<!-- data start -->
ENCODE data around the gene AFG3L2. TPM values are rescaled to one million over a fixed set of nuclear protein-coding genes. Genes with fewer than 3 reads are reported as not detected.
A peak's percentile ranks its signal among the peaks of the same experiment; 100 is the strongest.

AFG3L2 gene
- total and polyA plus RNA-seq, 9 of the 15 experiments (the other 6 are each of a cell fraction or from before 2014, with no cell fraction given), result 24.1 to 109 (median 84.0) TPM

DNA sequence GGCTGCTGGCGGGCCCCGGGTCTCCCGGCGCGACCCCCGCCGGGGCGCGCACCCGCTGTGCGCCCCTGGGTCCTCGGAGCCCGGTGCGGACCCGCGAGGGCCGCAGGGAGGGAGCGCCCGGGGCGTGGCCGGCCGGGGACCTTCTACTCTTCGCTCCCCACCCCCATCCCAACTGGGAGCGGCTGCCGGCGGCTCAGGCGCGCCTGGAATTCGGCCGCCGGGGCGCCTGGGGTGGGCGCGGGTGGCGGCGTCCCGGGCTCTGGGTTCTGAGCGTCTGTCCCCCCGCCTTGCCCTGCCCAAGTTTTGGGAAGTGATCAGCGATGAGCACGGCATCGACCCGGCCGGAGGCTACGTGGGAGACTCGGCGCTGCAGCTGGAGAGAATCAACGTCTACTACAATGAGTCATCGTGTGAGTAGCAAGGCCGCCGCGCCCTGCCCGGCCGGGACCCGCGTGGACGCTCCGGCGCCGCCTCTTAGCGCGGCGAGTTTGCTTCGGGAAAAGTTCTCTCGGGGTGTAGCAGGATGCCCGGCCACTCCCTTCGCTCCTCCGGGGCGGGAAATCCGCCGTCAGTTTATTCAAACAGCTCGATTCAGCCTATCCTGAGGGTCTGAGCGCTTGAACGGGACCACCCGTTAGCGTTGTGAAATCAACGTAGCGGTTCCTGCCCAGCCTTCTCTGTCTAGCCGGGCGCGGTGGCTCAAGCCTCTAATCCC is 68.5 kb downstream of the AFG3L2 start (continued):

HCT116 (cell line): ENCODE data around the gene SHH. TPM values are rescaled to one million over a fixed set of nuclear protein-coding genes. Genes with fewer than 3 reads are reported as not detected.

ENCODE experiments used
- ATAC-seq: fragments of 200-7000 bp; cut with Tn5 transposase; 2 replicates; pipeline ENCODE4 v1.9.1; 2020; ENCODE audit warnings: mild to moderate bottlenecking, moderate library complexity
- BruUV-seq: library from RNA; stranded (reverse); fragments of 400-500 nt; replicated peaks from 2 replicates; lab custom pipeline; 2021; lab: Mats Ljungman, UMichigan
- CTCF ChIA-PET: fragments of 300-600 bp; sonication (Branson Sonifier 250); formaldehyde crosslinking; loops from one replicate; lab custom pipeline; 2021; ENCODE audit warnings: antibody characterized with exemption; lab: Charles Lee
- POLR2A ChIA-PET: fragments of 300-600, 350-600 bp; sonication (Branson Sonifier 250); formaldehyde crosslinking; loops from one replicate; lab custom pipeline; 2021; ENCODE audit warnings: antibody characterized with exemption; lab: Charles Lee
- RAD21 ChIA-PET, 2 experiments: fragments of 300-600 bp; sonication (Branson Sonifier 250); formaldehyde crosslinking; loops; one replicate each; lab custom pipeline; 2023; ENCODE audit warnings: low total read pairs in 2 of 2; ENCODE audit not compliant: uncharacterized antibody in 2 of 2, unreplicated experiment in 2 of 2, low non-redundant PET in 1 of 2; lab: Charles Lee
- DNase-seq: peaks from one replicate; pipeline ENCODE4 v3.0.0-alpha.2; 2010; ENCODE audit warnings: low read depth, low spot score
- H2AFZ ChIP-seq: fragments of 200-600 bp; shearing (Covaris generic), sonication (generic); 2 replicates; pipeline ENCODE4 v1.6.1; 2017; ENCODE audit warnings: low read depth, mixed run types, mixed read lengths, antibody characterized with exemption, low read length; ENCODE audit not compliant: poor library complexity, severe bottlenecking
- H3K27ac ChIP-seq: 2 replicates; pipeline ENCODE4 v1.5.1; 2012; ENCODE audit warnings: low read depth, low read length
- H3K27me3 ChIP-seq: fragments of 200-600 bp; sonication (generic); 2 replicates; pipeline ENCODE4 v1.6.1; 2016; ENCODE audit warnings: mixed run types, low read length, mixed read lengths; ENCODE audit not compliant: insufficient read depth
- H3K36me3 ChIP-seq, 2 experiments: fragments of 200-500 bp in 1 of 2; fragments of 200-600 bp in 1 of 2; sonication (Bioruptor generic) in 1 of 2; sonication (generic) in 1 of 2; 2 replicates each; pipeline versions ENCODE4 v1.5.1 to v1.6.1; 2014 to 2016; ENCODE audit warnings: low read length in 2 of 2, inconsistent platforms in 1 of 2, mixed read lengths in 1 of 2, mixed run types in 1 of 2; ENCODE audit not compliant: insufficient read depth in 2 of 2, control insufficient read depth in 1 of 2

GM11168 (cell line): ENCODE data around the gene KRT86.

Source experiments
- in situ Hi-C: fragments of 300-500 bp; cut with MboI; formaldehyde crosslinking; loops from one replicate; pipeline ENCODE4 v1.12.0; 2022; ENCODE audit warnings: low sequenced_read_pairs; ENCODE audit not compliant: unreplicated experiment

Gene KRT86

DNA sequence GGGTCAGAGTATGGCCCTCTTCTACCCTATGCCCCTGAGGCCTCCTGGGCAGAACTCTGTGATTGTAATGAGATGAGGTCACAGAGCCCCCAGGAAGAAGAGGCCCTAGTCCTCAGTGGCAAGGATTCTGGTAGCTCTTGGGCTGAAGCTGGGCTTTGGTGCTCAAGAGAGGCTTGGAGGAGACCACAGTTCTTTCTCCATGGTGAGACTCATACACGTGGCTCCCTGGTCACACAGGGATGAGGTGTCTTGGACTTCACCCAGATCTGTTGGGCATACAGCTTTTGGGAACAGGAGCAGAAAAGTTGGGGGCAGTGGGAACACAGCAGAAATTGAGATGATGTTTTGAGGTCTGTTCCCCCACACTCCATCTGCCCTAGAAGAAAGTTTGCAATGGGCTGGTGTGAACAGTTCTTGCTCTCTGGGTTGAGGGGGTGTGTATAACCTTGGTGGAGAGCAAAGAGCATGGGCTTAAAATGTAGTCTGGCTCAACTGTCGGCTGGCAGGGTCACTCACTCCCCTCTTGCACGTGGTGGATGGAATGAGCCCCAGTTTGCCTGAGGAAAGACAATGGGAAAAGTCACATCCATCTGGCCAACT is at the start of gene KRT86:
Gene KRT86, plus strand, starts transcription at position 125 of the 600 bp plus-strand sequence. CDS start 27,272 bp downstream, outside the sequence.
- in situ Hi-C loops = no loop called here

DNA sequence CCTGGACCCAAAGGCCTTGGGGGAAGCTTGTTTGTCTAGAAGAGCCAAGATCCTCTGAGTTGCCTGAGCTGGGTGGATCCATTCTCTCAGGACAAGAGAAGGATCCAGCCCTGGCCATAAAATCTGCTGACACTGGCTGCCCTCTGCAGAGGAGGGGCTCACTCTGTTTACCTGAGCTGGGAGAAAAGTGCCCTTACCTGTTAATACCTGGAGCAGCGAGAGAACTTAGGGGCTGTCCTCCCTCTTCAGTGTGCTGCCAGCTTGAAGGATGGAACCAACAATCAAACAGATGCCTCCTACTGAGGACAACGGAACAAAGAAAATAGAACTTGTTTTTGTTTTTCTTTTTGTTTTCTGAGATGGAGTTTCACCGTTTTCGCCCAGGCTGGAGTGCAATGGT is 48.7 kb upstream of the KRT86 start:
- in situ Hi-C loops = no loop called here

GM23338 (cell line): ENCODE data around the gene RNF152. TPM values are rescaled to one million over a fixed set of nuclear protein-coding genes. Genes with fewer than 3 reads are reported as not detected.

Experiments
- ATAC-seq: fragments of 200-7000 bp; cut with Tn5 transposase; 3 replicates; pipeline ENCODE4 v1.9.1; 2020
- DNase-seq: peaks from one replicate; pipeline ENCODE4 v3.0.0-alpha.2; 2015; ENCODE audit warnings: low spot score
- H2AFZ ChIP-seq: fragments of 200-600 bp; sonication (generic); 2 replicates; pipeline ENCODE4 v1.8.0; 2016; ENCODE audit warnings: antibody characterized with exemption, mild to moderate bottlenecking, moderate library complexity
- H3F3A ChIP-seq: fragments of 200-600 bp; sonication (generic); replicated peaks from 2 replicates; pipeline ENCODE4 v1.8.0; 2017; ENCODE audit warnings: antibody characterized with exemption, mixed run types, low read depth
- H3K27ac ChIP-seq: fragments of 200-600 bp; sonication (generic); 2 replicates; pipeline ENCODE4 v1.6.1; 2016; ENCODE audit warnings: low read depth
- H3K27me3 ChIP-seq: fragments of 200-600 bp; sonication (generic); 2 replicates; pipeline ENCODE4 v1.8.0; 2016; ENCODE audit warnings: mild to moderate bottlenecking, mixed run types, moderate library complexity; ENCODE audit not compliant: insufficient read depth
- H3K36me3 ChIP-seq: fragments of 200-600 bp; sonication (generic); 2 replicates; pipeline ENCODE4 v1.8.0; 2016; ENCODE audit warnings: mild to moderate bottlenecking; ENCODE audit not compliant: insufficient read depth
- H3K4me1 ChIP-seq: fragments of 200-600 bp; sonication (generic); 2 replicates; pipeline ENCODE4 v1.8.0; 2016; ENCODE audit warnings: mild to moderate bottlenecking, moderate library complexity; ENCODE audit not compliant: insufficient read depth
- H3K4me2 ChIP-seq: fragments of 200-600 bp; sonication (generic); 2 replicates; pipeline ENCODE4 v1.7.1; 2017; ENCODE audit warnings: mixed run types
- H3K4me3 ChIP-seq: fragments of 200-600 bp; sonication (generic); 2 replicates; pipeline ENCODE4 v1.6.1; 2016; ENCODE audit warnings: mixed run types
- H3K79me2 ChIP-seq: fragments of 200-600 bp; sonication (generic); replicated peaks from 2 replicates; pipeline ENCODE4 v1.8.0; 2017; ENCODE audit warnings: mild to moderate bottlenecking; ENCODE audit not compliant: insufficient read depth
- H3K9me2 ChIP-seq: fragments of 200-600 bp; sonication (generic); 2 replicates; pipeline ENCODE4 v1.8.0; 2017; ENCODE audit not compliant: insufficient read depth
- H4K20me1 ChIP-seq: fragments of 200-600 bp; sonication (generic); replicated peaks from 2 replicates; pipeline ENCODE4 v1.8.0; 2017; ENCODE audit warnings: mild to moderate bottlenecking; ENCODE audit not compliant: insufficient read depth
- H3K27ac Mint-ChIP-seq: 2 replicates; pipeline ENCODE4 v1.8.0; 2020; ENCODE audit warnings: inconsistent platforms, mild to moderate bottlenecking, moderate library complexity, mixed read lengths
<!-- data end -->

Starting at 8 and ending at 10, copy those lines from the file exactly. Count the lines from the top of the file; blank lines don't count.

- ATAC-seq: fragments of 200-7000 bp; cut with Tn5 transposase; 2 replicates; pipeline ENCODE4 v1.9.1; 2020; ENCODE audit warnings: mild to moderate bottlenecking, moderate library complexity
- BruUV-seq: library from RNA; stranded (reverse); fragments of 400-500 nt; replicated peaks from 2 replicates; lab custom pipeline; 2021; lab: Mats Ljungman, UMichigan
- CTCF ChIA-PET: fragments of 300-600 bp; sonication (Branson Sonifier 250); formaldehyde crosslinking; loops from one replicate; lab custom pipeline; 2021; ENCODE audit warnings: antibody characterized with exemption; lab: Charles Lee